In the Customs Office of Paso de los Libres, in Corrientes, the General Audit Office (AGN, by its acronym in Spanish), discovered that several reputable dispatchers falsified documentation on the destination of the goods that cross the border with Brazil. To this "recurring unlawfulness” the Watchdog added that those serving in the position have no information on the judicial advance of 177 proceedings initiated for stealing trucks entering the country with merchandise "without nationalizing the products."
The relationship between the two observations of the AGN has to do with exactly that, Resolution 263/90 of the Ministry of Transport, put into effect the International Land Transport Agreement, which allows the entry of goods into one country to go to another, (for example, a truck entering Argentina from Brazil, moving products to Chile), in which the intervention of Customs is limited only to control the documentation declared in the country. The merchandise without nationalizing do not pay customs duties, so the Audit alerted in its report on the possibility that, given the amount of truck theft that crossed Paso de los Libres, goods are being sold in Argentina that did not pay customs duties and therefore were not registered.
Other weaknesses present in the customs post of Corrientes is that there are no scanners to control more than a thousand trucks crossing the border daily. And, on drug trafficking, there is no software for inspection; only one trained dog is there to perform the service. Furthermore, among the observations of the AGN, there were irregularities in auditing and monitoring summaries, disorganized file and lack of infrastructure for tourist traffic controls in peak traffic periods.
According to the Watchdog, the agency does not have a "risk matrix" when stopping vehicles for their controls, and are guided by the "smell or customs intuition." Furthermore, the Dependence recorded a "delay on the donation and destruction of confiscated merchandise," and although they developed a cigarette shredding machine, they almost do not use and prefer incineration, which "is not recommended for reasons of environmental pollution.” Moreover, the backup area has a pit to revise the vehicle floor.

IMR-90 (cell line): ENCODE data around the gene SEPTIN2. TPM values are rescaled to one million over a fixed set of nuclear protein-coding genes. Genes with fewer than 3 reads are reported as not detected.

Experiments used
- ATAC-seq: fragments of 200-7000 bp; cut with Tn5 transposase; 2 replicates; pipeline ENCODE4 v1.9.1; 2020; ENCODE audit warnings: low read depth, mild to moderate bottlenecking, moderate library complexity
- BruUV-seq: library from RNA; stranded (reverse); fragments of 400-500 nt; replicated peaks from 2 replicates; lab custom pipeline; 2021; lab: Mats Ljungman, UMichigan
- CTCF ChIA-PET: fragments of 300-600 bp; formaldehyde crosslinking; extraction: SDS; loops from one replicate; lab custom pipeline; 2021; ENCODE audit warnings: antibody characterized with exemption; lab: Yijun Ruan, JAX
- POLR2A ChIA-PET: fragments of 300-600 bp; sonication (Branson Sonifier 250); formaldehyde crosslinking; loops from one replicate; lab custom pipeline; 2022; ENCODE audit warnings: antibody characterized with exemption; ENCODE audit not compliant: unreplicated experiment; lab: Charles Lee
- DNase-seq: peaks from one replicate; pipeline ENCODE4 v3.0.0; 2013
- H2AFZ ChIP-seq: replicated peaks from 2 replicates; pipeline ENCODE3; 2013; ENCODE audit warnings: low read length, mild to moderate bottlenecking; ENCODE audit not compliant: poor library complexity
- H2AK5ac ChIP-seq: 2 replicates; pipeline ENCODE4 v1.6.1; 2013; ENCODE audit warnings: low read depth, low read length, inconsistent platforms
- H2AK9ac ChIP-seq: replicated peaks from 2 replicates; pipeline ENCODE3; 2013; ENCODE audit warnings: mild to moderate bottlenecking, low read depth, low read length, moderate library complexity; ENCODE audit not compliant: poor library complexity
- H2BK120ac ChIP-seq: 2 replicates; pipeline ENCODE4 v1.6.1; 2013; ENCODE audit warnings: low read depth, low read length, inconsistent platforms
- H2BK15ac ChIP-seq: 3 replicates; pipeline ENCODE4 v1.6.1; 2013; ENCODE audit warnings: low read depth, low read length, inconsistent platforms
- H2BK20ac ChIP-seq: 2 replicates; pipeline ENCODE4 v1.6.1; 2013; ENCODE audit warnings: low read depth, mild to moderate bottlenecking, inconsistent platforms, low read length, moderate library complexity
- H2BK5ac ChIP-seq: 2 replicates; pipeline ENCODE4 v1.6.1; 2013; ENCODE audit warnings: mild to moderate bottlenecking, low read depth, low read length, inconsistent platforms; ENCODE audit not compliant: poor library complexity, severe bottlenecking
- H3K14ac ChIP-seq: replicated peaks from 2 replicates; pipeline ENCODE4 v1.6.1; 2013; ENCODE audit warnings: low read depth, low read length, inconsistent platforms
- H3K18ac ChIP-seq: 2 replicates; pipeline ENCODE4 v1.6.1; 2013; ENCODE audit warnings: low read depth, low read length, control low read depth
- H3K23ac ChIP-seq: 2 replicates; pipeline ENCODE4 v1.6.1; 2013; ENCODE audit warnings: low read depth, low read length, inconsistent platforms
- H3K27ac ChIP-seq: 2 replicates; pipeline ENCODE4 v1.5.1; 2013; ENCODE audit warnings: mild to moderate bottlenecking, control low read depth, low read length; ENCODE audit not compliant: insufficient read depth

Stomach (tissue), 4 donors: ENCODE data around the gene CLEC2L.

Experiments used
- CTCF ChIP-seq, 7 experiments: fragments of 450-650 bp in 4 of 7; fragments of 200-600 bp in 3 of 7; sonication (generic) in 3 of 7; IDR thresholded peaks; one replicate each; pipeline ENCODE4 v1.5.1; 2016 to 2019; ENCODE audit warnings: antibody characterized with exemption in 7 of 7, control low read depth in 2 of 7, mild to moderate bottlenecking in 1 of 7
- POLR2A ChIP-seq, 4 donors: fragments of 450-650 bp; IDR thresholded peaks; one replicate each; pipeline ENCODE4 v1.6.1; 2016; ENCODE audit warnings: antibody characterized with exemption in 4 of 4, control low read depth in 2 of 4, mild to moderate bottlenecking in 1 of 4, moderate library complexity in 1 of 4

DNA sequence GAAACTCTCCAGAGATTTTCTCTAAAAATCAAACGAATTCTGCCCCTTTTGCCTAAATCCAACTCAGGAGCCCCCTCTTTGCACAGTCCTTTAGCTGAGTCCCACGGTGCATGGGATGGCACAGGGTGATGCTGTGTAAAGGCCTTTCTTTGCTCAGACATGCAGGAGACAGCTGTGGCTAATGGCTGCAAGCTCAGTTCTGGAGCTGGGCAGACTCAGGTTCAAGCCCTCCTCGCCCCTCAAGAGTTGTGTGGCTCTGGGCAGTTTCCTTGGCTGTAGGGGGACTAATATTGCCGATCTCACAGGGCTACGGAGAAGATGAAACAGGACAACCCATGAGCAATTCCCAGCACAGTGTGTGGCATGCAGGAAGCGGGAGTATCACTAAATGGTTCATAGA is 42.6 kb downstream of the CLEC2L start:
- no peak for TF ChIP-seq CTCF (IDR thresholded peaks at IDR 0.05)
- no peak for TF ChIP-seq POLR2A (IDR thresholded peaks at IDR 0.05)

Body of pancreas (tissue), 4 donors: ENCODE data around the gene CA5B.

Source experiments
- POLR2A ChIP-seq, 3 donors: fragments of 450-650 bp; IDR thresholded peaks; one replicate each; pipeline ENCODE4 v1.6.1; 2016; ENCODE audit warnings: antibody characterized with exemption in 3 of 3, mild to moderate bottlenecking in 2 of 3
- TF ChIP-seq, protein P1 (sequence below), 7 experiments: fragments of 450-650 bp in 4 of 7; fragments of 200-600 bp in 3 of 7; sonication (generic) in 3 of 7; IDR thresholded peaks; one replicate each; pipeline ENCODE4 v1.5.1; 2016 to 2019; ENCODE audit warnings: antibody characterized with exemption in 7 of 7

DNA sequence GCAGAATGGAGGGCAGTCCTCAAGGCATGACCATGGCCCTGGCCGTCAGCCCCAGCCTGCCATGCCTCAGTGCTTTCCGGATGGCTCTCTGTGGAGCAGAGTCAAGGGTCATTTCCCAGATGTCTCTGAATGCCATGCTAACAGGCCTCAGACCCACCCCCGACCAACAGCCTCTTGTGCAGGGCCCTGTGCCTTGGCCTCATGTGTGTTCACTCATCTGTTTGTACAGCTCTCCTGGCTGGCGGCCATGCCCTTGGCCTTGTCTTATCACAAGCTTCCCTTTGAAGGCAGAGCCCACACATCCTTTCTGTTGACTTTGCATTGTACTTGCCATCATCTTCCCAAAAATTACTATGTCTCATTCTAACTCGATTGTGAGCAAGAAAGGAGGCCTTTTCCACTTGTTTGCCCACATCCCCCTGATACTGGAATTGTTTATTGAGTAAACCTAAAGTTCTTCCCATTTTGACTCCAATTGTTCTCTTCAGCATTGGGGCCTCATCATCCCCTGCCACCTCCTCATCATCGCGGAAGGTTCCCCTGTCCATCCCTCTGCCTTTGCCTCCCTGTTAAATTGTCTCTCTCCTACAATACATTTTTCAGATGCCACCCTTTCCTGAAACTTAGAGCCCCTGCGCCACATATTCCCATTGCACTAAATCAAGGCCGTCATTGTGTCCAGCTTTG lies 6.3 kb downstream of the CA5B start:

Although power outages in Paso de los Libres is recurring, the Audit found that during their work (2005-2006), they did not register the power outages the computer system (SIM) with which the Customs controls the destination of imports and exports. The SIM stops working seven hours a week, and when the power goes out, "no other control mechanism is put into place," says the AGN, they only wait for the power to return.
The watchdog detected several irregularities in other country’s customs. "Control procedures stipulated by the rules, especially in the traffic of exports, lack of infrastructure have not been fully implemented," it said. In addition, the Watchdog says, "there are problems of human resources, in quantity and training in every audited customs." These shortcomings, according to the report, would enable illegalities in export and import operations because, under the guise of local border traffic, who authorizes the inhabitants of border areas to bring merchandise from neighboring countries for personal use, without paying customs," would open the door to 'ant contraband', especially in the adjacent territories Paraguay and Brazil."
Furthermore, the Maria system has no mechanism to follow the movement of trucks "in bulk" or empty. During the work of the AGN 120,000 trucks entered the country from the office of Mendoza without any merchandise and only 18,000 trucks left.